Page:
OUR FAMILY’S NEVER been very good at ‘family’. When my nephew was conceived my sister and I weren’t even speaking, some silly argument about my Northwestern Wildcats T-shirt she’d borrowed when she was sixteen which came back filthy weeks later, torn with a smudge across its logo. At the time she said it was an accident, that I was making too much of it, that the stain would probably come right out if I took it to the drycleaners, their chemicals able to dissolve almost anything (though it never did), besides which, what right did I have to be upset when decades earlier I’d borrowed her copy of The Snow Queen without even asking and then lost it and hadn’t even apologised?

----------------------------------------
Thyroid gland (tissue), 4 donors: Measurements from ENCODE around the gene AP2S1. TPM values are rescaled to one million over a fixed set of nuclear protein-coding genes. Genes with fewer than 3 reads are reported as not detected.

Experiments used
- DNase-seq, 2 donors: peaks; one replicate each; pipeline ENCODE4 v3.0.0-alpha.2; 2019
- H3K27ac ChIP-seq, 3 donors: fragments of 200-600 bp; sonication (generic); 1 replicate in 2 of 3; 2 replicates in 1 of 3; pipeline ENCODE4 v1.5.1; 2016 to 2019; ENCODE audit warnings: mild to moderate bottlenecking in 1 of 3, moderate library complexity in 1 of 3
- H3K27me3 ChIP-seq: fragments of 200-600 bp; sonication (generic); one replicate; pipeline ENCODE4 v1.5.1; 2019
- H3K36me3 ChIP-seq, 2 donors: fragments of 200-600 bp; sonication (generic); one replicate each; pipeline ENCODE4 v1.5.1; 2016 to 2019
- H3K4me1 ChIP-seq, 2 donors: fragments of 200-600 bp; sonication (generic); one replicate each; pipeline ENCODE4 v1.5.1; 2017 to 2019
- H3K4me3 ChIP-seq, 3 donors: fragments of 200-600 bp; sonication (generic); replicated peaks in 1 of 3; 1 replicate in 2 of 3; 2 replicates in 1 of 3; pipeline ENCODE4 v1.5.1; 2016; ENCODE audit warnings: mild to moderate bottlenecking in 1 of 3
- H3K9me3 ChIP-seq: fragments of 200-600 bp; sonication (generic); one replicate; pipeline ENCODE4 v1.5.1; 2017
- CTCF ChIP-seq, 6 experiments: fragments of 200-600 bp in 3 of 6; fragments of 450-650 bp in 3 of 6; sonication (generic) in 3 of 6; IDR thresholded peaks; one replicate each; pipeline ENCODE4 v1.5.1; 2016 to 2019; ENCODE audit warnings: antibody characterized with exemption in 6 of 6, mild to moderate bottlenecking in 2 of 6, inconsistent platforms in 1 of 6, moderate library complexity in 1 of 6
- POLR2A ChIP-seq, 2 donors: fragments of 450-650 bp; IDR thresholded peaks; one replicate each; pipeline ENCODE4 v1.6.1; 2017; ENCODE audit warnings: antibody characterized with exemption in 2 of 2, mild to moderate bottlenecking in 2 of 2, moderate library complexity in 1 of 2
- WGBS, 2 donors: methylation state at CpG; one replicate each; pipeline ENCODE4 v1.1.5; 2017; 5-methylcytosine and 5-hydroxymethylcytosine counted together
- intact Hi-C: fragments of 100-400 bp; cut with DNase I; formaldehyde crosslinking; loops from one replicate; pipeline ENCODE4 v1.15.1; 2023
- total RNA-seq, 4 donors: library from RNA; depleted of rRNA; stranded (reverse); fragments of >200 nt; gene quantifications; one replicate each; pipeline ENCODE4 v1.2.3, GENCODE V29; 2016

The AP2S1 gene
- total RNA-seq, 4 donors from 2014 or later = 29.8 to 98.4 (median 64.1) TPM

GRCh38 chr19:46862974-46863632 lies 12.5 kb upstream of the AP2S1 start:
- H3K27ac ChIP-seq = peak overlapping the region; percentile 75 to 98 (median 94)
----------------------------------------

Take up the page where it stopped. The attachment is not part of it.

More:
That was the same year that Mum chucked out our Fair Isle jumpers, just after we got back from Chicago, eight months into our eighteen-month stay, departing from the bitter chill of the northern winter into the morass of a scorching summer daze, jetlagged and distraught, the searing heat of a Melbourne February no place for woollen cable knits even if they had been hand-made by our grandmother. Days later Mum said she wished she hadn’t done it, that they might have made nice keepsakes she’d realised, but by then Dad was well and truly dead, his lithe body rigormortised into its own semi-rigid phase, and it was too late to change her mind: the rubbish had been collected that morning.
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